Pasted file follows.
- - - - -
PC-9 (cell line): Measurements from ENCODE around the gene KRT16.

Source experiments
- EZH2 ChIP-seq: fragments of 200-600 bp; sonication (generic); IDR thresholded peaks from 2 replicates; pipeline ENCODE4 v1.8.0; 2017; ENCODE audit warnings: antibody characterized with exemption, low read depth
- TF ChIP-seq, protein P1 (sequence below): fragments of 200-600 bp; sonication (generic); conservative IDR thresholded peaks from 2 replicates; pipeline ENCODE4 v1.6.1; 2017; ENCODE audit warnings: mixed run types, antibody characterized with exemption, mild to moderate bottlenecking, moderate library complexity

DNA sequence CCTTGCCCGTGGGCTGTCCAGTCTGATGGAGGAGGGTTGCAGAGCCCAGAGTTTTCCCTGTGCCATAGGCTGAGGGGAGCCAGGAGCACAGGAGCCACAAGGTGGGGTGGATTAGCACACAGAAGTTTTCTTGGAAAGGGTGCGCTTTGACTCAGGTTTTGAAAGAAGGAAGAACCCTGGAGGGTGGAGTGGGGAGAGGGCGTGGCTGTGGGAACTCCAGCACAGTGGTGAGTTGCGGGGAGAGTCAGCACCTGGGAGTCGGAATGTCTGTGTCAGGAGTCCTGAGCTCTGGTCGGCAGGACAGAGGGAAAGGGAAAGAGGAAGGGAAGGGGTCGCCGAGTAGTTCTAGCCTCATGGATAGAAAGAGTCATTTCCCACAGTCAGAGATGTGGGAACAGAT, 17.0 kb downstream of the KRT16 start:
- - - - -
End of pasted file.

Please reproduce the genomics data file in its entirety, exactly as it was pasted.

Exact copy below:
PC-9 (cell line): Measurements from ENCODE around the gene KRT16.

Source experiments
- EZH2 ChIP-seq: fragments of 200-600 bp; sonication (generic); IDR thresholded peaks from 2 replicates; pipeline ENCODE4 v1.8.0; 2017; ENCODE audit warnings: antibody characterized with exemption, low read depth
- TF ChIP-seq, protein P1 (sequence below): fragments of 200-600 bp; sonication (generic); conservative IDR thresholded peaks from 2 replicates; pipeline ENCODE4 v1.6.1; 2017; ENCODE audit warnings: mixed run types, antibody characterized with exemption, mild to moderate bottlenecking, moderate library complexity

DNA sequence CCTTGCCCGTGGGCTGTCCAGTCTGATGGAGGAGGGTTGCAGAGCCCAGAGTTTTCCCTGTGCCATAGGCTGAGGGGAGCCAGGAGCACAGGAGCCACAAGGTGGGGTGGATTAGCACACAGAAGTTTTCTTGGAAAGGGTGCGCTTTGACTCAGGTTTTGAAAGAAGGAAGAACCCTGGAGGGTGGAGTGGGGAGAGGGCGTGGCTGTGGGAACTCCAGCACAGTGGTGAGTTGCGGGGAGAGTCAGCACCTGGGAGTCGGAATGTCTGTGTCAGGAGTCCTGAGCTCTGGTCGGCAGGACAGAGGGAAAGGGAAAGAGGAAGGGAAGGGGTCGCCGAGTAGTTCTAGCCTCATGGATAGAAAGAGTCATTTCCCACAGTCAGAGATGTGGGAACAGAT, 17.0 kb downstream of the KRT16 start: